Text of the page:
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Letter published in The Southern Cross July 7th, 2012 - Author John Patrick Giddy

What are the elements making up the Church? In the first place the pope, who receives his power directly from God and who exercises full authority over all the Church. Then comes the body of bishops, divinely instituted, but each member of which, taken individually, may be deposed and replaced by the pope; the clergy, who have no juridical authority except that which they receive, always revocable, from the pope and the bishops.

Finally the faithful, whose duties consist in full submission to the diverse authorities over them, without any right to exercise authority in the religious society of which they form the incomparably most numerous part.

In the Church, in one word, power descends from top to bottom, and never goes from the bottom to the top. What was it that Jesus Christ wanted to initiate? A society in which obedience, submission, in all its degrees, found its complete realisation.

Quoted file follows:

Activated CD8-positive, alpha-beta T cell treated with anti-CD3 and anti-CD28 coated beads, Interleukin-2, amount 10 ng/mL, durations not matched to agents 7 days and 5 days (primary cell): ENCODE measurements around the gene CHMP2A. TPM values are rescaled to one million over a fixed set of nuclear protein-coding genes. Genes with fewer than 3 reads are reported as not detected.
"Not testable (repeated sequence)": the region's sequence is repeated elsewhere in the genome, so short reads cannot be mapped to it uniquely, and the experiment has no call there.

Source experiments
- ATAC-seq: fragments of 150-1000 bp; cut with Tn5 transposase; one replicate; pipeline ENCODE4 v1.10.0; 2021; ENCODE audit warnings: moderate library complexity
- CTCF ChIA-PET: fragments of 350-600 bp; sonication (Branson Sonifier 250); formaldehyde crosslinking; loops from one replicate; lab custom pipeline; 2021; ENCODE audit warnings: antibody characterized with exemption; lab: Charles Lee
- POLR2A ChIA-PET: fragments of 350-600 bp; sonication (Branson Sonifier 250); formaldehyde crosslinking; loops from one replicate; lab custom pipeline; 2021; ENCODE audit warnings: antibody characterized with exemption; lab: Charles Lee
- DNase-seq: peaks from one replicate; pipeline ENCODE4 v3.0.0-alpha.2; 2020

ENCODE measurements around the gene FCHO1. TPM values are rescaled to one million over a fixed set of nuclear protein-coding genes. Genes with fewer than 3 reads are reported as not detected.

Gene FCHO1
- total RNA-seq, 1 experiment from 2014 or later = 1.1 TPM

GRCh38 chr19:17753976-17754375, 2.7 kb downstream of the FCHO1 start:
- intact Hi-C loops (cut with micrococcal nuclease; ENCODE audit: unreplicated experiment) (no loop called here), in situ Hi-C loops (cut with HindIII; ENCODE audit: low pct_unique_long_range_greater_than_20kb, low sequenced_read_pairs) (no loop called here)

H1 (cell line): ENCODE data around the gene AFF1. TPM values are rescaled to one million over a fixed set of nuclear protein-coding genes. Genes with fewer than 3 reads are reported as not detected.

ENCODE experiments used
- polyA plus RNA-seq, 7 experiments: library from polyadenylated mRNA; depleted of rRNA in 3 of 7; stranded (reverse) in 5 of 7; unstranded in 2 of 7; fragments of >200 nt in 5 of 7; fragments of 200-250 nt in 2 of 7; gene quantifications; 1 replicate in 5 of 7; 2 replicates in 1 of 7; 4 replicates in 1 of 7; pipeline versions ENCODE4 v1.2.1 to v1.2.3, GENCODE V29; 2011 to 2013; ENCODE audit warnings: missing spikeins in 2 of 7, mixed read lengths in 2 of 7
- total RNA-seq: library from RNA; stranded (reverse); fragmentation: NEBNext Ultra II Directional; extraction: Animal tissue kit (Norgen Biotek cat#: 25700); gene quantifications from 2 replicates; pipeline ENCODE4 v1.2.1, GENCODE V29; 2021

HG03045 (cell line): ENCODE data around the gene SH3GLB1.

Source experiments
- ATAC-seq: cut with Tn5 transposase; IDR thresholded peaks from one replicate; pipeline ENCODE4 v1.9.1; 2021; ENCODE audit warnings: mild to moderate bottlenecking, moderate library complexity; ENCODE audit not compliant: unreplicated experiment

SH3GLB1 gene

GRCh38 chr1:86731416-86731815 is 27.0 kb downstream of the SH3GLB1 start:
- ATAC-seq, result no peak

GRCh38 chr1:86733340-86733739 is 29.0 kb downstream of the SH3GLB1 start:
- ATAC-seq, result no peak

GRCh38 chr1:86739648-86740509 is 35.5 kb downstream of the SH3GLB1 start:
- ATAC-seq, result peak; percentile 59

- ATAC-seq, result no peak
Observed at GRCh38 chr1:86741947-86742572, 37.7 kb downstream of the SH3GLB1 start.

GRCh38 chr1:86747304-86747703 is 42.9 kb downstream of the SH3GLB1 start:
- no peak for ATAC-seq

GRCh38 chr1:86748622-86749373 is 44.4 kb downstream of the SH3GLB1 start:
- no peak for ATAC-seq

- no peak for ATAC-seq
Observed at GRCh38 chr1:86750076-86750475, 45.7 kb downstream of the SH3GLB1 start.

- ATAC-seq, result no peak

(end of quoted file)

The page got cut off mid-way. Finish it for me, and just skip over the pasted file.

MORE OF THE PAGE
I wonder, if this homily, which I have represented above, was given at a Sunday Mass in present-day South Africa, and with the current ambiguity about the teachings of Vatican II, how many parishioners would have the courage of their conviction to approach the presiding priest or deacon to object.
It is in fact the view of Dom Gueranger in an article in the Catholic journal L’Univers from 1857, not untypical of the time, which I read in Fr Yves Congar’s Eglise Catholique et France Moderne (Hachette, 1978) which Fr Congar wrote to defend the very different attitudes to the Church promoted at the Second Vatican Council.

And what I suspect is the depressing answer to my question, would seem to suggest that very little of Vatican II has penetrated the minds of South African Catholics, nor of the de facto structures of the organisation.

(And a good thing too, some would perhaps want to reply!)